Se Ri Pak will always be remembered as one of golf’s most important pioneers. With her victory at the 1998 U.S. Women’s Open, she inspired the wave of Korean women who have swept over the top rank of the LPGA.
Pak remains the standard. Indeed, when she qualified for the Hall of Fame at age 29 having already won 24 times on the LPGA Tour, including five Major Championships, she became the youngest person ever to be inducted (Young Tom Morris, who died at age 24, was elected posthumously in 1975).
Pak’s most influential victory took place at Blackwolf Run in Kohler, Wisconsin. Seemingly beaten when she hooked her drive into the water on the 72nd hole, Pak stood in knee-deep water to fashion a recovery back into the fairway, then wedged to 10 feet and made the putt to gain a playoff berth against amateur Jenny Chuasiriporn. The next day, Pak fell behind early but rallied late to tie after 18 holes. Finally, on the 21st hole, she made an 18-foot birdie putt to become the-then youngest U.S. Women’s Open champion ever.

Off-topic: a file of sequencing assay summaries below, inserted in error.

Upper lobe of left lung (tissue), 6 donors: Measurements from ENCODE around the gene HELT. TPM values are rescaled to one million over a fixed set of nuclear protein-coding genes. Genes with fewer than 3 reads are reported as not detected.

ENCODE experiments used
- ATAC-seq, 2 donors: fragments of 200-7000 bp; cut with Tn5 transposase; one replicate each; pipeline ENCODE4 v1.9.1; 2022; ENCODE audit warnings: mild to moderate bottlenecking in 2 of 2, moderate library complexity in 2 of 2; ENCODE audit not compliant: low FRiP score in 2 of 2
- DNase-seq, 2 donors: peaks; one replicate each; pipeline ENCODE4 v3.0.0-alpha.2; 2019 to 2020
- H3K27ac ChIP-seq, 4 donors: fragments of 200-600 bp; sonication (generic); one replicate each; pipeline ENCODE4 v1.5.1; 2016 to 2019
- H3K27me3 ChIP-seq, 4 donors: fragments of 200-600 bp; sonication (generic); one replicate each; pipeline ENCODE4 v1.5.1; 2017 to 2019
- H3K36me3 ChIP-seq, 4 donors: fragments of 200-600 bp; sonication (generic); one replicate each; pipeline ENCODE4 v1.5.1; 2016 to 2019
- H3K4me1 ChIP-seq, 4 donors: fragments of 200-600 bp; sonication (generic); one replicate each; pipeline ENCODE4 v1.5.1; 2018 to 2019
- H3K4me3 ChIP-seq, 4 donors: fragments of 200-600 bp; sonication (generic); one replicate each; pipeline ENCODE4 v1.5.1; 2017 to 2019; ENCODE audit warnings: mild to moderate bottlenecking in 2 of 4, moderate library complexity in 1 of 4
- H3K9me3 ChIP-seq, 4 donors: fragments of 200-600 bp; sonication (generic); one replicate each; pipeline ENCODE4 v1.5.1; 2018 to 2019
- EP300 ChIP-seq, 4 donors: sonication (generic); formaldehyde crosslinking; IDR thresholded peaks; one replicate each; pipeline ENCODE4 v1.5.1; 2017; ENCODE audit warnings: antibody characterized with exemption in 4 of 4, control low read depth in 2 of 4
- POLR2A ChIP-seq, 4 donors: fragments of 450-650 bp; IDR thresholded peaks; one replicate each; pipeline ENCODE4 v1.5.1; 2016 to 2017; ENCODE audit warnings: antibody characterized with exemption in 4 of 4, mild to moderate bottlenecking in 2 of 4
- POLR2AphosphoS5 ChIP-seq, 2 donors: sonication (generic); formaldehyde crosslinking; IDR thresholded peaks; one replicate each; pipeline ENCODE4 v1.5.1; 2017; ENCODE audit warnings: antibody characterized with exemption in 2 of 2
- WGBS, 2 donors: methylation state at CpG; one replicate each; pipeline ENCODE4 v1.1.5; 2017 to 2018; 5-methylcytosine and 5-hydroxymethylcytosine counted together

Pak also won the McDonald’s LPGA Championship that year, giving her LPGA Rookie of the Year honors and making her – along with Juli Inkster – one of only two woman ever to win two Majors in her first season.